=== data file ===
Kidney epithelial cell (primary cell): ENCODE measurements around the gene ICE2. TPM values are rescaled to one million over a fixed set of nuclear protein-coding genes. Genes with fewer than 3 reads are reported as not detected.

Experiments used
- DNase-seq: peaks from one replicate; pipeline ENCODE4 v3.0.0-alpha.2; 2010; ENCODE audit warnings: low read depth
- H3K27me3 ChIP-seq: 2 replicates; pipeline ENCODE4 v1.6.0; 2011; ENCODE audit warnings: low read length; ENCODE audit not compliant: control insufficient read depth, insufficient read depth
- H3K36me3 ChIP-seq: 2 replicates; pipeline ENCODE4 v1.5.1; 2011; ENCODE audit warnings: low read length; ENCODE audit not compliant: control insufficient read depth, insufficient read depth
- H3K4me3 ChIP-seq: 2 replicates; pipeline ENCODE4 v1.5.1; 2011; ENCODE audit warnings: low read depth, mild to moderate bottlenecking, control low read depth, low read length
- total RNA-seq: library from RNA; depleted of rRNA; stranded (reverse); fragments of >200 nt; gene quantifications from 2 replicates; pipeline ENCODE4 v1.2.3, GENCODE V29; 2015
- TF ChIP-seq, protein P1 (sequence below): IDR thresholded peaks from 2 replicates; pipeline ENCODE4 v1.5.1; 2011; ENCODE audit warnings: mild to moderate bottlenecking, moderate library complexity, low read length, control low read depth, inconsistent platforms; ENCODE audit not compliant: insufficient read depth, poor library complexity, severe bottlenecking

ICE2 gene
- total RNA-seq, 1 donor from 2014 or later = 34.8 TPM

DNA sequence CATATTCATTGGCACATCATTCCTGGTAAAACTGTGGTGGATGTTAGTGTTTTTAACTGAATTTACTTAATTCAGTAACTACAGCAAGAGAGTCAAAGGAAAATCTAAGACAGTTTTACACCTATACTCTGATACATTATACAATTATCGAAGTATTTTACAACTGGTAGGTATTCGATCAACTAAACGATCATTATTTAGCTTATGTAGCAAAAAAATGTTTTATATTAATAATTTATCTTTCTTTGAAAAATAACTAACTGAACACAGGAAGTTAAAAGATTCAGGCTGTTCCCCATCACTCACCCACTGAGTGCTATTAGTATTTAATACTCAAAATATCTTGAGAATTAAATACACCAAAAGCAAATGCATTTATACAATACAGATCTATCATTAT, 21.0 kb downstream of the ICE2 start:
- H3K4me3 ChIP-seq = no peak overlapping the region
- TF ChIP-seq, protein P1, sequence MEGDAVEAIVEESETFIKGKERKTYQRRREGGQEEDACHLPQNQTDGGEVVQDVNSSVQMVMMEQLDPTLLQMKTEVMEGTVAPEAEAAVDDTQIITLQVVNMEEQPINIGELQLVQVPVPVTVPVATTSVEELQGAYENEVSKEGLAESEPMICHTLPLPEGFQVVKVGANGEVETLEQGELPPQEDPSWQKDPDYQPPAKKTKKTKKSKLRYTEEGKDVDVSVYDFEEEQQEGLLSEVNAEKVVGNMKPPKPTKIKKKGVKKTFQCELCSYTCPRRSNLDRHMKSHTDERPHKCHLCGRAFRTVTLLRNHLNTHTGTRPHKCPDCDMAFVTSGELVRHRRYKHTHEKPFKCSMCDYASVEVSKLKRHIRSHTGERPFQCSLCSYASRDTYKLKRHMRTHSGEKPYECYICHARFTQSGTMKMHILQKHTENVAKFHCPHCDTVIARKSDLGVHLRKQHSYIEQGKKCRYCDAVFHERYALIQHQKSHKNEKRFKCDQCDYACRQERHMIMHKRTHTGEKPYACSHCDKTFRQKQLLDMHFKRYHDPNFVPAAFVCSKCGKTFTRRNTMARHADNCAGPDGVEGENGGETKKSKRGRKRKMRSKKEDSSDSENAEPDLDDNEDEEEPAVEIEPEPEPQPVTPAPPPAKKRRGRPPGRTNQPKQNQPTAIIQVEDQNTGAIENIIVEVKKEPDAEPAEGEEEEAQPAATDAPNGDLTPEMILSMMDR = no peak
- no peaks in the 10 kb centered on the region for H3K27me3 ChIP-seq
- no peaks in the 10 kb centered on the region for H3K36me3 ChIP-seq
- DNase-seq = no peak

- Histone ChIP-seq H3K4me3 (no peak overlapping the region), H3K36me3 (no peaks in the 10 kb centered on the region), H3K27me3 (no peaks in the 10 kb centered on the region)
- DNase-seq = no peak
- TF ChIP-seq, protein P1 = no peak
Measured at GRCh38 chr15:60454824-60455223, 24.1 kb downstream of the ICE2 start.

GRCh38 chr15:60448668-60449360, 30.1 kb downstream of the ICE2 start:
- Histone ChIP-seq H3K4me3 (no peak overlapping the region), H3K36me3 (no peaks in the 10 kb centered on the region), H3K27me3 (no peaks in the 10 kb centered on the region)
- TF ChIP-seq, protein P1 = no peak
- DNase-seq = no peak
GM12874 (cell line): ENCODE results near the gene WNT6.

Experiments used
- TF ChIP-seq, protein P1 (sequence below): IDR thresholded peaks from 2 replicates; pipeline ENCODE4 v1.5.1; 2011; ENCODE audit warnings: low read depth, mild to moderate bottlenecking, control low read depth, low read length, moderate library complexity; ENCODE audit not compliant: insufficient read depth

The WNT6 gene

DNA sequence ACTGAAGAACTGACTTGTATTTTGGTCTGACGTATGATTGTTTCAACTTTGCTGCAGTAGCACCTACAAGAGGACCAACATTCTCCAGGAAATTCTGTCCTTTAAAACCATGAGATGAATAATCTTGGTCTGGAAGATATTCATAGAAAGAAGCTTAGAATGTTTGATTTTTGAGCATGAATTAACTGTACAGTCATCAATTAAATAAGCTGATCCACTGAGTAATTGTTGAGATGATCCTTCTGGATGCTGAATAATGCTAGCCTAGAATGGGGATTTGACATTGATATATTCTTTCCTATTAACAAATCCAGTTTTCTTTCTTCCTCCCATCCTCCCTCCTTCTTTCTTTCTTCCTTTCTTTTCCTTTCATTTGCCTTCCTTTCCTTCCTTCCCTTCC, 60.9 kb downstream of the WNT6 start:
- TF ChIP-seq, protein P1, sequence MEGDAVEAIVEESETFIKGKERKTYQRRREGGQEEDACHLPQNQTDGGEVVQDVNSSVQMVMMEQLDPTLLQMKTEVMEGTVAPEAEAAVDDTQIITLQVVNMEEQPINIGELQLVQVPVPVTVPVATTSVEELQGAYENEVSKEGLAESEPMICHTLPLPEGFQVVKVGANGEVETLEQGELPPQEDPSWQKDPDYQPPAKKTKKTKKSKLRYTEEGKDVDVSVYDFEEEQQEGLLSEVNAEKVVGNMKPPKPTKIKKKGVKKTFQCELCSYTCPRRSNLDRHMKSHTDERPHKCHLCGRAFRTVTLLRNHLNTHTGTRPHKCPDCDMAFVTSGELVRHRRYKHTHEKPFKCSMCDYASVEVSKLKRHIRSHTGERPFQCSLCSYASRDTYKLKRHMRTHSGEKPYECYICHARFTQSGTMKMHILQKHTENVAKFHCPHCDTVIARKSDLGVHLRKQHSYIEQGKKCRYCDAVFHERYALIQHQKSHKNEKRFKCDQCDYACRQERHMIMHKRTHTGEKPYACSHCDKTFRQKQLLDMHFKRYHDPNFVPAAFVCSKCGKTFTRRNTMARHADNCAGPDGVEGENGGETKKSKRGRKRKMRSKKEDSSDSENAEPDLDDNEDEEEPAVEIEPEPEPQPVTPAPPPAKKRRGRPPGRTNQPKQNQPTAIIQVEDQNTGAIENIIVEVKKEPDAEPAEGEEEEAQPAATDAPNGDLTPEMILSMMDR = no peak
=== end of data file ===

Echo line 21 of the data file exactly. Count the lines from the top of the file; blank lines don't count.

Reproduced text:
GRCh38 chr15:60448668-60449360, 30.1 kb downstream of the ICE2 start: